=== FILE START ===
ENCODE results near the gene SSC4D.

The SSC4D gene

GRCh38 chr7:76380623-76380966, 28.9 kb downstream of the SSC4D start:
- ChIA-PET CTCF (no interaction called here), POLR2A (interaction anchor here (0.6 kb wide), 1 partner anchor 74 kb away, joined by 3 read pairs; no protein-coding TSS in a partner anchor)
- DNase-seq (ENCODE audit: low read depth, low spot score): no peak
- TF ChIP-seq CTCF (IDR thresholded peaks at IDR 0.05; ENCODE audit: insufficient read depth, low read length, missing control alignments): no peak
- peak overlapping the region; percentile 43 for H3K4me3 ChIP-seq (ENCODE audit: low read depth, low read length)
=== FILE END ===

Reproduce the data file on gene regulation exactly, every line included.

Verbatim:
ENCODE results near the gene SSC4D.

The SSC4D gene

GRCh38 chr7:76380623-76380966, 28.9 kb downstream of the SSC4D start:
- ChIA-PET CTCF (no interaction called here), POLR2A (interaction anchor here (0.6 kb wide), 1 partner anchor 74 kb away, joined by 3 read pairs; no protein-coding TSS in a partner anchor)
- DNase-seq (ENCODE audit: low read depth, low spot score): no peak
- TF ChIP-seq CTCF (IDR thresholded peaks at IDR 0.05; ENCODE audit: insufficient read depth, low read length, missing control alignments): no peak
- peak overlapping the region; percentile 43 for H3K4me3 ChIP-seq (ENCODE audit: low read depth, low read length)